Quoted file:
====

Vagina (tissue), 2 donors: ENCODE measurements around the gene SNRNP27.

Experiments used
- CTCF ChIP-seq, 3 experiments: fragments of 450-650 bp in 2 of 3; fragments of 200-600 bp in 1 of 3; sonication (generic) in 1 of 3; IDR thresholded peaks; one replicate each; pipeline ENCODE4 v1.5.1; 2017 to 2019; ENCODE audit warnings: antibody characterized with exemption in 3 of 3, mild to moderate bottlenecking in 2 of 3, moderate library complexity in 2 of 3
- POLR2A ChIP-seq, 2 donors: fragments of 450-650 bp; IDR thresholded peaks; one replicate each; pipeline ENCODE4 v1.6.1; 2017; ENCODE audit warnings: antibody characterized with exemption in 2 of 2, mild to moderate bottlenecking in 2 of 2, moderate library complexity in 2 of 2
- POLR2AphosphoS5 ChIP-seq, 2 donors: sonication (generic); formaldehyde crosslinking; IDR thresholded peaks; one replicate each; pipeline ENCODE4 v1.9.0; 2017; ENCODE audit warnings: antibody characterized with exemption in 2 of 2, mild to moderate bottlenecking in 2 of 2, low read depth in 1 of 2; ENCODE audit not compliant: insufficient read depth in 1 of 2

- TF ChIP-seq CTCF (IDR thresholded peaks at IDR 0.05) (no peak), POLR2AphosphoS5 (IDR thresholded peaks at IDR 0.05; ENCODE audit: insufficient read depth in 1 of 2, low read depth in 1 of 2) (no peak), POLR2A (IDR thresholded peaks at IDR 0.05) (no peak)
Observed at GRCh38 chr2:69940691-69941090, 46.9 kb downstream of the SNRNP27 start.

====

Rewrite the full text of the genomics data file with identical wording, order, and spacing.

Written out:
Vagina (tissue), 2 donors: ENCODE measurements around the gene SNRNP27.

Experiments used
- CTCF ChIP-seq, 3 experiments: fragments of 450-650 bp in 2 of 3; fragments of 200-600 bp in 1 of 3; sonication (generic) in 1 of 3; IDR thresholded peaks; one replicate each; pipeline ENCODE4 v1.5.1; 2017 to 2019; ENCODE audit warnings: antibody characterized with exemption in 3 of 3, mild to moderate bottlenecking in 2 of 3, moderate library complexity in 2 of 3
- POLR2A ChIP-seq, 2 donors: fragments of 450-650 bp; IDR thresholded peaks; one replicate each; pipeline ENCODE4 v1.6.1; 2017; ENCODE audit warnings: antibody characterized with exemption in 2 of 2, mild to moderate bottlenecking in 2 of 2, moderate library complexity in 2 of 2
- POLR2AphosphoS5 ChIP-seq, 2 donors: sonication (generic); formaldehyde crosslinking; IDR thresholded peaks; one replicate each; pipeline ENCODE4 v1.9.0; 2017; ENCODE audit warnings: antibody characterized with exemption in 2 of 2, mild to moderate bottlenecking in 2 of 2, low read depth in 1 of 2; ENCODE audit not compliant: insufficient read depth in 1 of 2

- TF ChIP-seq CTCF (IDR thresholded peaks at IDR 0.05) (no peak), POLR2AphosphoS5 (IDR thresholded peaks at IDR 0.05; ENCODE audit: insufficient read depth in 1 of 2, low read depth in 1 of 2) (no peak), POLR2A (IDR thresholded peaks at IDR 0.05) (no peak)
Observed at GRCh38 chr2:69940691-69941090, 46.9 kb downstream of the SNRNP27 start.